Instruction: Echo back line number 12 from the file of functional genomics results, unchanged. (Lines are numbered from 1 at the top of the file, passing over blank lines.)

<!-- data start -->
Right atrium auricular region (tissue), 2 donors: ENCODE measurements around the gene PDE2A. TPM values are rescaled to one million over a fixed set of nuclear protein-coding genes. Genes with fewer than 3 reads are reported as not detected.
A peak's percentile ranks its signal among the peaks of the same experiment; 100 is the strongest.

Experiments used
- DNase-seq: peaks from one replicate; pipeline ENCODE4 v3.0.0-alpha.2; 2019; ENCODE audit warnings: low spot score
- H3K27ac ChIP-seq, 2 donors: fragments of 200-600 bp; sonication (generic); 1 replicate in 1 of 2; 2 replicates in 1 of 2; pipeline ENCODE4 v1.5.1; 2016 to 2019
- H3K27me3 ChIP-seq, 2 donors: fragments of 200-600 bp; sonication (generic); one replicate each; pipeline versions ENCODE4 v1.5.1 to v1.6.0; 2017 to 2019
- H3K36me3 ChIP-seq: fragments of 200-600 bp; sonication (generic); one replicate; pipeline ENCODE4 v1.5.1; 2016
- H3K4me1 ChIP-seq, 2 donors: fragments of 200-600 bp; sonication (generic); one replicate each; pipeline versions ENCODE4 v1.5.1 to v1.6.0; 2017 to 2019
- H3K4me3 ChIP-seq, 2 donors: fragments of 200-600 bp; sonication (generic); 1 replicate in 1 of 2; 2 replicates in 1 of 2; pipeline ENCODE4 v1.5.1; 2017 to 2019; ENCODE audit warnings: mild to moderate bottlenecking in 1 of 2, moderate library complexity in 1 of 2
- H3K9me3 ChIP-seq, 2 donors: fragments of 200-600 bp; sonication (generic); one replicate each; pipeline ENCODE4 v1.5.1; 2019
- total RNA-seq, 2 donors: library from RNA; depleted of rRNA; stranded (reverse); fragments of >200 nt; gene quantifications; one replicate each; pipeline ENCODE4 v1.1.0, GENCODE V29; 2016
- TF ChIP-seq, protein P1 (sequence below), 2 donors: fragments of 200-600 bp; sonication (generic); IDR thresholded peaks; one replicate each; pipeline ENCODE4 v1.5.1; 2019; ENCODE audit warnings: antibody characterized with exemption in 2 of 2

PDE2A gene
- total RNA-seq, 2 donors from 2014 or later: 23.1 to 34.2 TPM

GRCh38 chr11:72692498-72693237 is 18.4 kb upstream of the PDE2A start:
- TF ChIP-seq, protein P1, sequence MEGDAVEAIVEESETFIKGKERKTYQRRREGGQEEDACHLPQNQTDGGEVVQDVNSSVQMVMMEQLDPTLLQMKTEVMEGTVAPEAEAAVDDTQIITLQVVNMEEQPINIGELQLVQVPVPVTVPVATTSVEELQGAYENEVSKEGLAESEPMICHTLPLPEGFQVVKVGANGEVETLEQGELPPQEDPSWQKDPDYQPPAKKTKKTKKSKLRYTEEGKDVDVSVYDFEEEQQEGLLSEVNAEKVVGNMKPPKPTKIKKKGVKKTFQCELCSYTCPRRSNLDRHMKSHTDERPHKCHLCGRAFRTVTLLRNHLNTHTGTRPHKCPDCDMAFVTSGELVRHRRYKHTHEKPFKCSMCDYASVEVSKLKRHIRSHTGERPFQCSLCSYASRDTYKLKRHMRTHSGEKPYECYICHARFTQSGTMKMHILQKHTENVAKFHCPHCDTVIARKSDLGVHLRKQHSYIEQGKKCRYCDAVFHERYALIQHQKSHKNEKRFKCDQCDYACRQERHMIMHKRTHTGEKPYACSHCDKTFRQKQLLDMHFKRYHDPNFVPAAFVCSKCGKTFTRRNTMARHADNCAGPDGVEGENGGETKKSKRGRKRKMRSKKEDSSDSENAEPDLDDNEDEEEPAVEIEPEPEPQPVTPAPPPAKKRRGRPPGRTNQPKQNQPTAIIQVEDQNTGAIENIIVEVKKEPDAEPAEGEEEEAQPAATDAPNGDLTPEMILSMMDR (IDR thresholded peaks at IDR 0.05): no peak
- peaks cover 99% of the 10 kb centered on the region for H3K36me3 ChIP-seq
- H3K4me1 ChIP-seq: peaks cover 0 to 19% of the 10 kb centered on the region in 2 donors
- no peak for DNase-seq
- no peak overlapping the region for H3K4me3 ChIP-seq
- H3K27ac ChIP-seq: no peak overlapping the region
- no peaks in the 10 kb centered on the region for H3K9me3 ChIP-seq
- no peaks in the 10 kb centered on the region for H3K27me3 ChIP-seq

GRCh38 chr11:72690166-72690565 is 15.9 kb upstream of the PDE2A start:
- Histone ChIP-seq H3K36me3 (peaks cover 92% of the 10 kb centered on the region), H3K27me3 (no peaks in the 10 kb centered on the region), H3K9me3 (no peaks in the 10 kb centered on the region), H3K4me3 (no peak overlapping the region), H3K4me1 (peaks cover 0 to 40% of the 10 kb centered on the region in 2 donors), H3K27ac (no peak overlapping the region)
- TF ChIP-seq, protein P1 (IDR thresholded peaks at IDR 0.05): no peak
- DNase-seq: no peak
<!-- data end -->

- TF ChIP-seq, protein P1 (sequence below), 2 donors: fragments of 200-600 bp; sonication (generic); IDR thresholded peaks; one replicate each; pipeline ENCODE4 v1.5.1; 2019; ENCODE audit warnings: antibody characterized with exemption in 2 of 2